B&NES has big plans for making historic Sydney Gardens more ’21st century’ friendly. That’s if the council is successful in attracting Heritage Lottery funding to pay for a sensitive make-over that acknowledges the past as well as the present.
The gardens were opened in 1795 as a Georgian ‘Vauxhall’ or pleasure grounds which offered – for those who paid to come in – such adult delights as swings, a grotto and labrynth, waterfalls, bowling greens and public outdoor breakfasts with music!
Both John Rennie’s canal and Isambard Kingdom Brunel’s railway were later to criss-cross these pleasure grounds of picnics and promenading. Private grounds turned into a public space when they became a municipal park in 1909.
There’s not much left of the original design – apart from the central driveway (and maybe some mature trees?) – but of course history continues to be ‘laid down’ on the landscape.
Tennis courts and a bowling green have been added over the years.
However, following the decision by the bowling club to end their lease at the end of 2016 bowling season – due to a falling membership – the plan is to will the pavilion into a new café and the former bowling green will provide a venue for informal play and activities such as yoga, tai chi and salsa.
The latest design also includes a multi-use ball game area within the footprint of the current bottom courts – creating space where a wide range of informal and other ball games can be played; such as basketball, football, volleyball and table tennis.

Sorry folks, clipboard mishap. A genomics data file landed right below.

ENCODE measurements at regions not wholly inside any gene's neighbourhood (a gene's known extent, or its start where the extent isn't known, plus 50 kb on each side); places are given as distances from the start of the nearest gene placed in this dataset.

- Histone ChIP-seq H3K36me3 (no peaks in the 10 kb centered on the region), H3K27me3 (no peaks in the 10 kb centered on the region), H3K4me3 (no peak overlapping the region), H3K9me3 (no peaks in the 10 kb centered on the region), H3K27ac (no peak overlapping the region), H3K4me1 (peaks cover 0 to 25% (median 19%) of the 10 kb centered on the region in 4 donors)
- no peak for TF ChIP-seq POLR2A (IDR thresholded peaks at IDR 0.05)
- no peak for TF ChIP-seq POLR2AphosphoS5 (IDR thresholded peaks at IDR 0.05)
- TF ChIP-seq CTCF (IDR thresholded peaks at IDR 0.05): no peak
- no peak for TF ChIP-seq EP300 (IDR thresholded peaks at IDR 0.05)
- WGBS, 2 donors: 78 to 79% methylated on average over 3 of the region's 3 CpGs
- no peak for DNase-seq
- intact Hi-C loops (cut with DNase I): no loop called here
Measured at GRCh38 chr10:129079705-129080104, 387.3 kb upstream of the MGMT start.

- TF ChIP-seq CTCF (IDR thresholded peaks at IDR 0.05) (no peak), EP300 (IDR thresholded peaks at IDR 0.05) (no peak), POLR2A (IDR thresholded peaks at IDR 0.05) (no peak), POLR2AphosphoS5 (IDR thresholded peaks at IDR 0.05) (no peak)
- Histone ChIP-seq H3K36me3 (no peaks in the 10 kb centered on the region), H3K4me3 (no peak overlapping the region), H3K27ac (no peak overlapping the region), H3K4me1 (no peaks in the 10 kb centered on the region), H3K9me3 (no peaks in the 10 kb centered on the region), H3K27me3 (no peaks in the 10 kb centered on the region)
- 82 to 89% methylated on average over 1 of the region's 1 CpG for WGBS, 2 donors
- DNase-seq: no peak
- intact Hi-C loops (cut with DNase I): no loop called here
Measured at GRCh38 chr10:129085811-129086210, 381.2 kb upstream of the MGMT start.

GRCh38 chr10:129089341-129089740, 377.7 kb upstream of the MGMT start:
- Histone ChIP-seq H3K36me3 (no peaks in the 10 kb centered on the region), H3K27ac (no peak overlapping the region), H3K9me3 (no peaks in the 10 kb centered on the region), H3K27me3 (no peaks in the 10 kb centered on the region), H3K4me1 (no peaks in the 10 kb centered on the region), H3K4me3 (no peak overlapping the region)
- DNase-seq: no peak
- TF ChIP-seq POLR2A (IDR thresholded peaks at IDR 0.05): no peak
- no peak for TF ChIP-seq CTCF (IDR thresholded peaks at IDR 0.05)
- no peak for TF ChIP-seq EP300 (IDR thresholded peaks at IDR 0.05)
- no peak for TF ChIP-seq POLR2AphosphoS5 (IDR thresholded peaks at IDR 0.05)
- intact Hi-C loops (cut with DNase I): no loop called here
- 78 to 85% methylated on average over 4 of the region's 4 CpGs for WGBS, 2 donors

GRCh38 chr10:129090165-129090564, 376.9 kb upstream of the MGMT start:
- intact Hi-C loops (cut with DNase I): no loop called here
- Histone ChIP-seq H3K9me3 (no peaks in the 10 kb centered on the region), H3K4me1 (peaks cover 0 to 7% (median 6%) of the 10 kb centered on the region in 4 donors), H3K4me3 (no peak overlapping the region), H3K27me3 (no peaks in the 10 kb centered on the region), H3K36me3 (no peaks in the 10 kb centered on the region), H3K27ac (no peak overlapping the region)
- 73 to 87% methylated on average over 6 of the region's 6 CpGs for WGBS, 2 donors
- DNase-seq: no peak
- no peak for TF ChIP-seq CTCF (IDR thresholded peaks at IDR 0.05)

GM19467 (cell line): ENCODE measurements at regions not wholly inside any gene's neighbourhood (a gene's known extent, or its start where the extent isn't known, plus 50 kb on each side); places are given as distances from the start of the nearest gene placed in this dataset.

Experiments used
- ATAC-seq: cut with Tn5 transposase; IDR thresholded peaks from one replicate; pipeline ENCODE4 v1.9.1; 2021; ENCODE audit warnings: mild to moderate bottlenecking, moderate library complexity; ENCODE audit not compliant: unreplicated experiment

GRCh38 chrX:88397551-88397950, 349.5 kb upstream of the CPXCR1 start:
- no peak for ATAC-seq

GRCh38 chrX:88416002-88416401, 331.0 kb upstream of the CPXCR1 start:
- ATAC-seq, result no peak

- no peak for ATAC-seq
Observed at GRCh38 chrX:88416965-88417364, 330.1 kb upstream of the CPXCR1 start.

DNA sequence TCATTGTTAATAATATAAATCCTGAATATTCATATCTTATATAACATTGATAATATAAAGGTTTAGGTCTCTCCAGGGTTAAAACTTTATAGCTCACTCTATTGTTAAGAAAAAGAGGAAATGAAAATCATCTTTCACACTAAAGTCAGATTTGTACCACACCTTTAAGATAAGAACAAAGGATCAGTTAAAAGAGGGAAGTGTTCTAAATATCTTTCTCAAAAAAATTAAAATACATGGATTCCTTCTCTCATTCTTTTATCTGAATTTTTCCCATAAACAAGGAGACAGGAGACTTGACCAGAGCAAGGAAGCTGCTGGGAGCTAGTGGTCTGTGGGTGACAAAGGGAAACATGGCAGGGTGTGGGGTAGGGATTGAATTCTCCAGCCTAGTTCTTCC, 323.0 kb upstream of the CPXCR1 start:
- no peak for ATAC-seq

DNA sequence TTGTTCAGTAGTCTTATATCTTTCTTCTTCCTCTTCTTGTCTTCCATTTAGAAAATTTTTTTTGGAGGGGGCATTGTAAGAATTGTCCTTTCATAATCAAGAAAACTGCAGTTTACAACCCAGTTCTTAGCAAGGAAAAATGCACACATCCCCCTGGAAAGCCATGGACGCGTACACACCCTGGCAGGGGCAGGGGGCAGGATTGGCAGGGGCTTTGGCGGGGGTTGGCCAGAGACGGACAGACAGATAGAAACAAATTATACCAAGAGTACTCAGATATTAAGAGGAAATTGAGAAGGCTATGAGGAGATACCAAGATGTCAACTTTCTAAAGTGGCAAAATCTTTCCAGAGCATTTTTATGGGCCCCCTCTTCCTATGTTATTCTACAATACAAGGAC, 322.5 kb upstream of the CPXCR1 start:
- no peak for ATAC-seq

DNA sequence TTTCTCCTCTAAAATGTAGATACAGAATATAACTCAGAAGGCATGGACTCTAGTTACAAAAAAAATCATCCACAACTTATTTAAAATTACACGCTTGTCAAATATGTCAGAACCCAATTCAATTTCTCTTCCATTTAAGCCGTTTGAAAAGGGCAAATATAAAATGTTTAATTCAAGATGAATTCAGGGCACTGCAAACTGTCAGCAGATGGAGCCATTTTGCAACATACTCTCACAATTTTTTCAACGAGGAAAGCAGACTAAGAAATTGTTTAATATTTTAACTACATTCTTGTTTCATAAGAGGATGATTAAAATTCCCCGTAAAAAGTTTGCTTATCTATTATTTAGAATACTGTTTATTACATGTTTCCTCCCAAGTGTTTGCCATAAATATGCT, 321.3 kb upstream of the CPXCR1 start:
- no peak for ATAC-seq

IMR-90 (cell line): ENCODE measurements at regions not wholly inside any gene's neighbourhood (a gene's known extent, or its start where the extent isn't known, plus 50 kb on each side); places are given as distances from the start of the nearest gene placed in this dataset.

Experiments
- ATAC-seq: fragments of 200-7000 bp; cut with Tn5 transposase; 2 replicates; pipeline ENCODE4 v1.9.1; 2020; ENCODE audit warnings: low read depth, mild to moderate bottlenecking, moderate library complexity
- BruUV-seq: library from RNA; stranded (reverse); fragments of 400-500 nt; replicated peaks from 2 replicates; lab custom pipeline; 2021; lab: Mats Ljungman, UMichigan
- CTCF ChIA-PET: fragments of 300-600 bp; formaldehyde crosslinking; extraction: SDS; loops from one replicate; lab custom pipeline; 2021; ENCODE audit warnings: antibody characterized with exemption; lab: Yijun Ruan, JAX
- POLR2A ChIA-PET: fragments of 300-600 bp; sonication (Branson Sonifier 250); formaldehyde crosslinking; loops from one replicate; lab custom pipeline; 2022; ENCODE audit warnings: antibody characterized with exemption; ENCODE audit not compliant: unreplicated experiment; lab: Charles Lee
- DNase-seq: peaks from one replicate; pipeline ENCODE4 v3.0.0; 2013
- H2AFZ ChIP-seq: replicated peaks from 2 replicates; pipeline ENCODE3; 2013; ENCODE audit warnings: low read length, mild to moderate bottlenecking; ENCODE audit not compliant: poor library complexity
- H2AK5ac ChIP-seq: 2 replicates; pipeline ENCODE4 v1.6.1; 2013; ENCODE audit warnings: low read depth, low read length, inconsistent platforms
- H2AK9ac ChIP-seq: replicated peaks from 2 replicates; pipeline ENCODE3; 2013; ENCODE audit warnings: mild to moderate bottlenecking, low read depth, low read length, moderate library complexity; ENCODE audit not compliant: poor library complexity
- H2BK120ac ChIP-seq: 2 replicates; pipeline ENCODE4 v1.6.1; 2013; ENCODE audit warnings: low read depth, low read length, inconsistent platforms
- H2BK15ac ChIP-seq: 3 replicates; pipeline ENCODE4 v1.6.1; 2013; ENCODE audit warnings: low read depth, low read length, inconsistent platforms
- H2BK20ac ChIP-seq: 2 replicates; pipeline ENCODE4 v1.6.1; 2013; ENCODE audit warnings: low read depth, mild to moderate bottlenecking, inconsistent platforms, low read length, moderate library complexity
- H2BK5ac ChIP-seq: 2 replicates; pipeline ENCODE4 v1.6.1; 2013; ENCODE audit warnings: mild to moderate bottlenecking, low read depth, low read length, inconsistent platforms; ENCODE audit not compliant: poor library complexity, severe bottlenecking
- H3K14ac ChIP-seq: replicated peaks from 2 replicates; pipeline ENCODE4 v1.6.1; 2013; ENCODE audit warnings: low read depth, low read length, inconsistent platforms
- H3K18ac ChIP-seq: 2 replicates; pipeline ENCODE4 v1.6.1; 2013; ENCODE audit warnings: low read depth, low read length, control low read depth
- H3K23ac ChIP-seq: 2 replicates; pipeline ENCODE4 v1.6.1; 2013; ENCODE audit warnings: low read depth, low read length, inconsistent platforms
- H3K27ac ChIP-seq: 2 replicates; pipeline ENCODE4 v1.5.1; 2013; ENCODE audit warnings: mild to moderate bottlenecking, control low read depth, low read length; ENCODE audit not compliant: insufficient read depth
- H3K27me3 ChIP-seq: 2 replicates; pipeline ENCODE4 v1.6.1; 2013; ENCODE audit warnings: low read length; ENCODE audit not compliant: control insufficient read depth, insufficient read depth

Ultimately this would provide a more flexible space for a wider range of different types of active play than can currently be accommodated by six permanent tennis courts.
Just recently the public toilets were ‘upgraded’ and are now operated via a 20 p piece in the slot.
But alongside the block stands the remains of a gentlemen’s public lavatories – erected in 1910 – and an unusual survival of a once common type made by the Star Works of Birmingham.
I had never stopped to wonder where the ladies version of this ornamental restroom would have stood but came across it tucked away behind the gents and completely overgrown and fenced off.
I hear on the grapevine, that the intention might be to used portions of the much more dilapidated ladies loo to restore the more complete gents.
These are Grade 11 listed structures – so such plans will have to be well considered.
Long term B&NES are looking to the public for ideas as to how the restored feature could be used. A novel and useful way to enhance and ensure its survival. A relic from an age when spending a penny meant just that!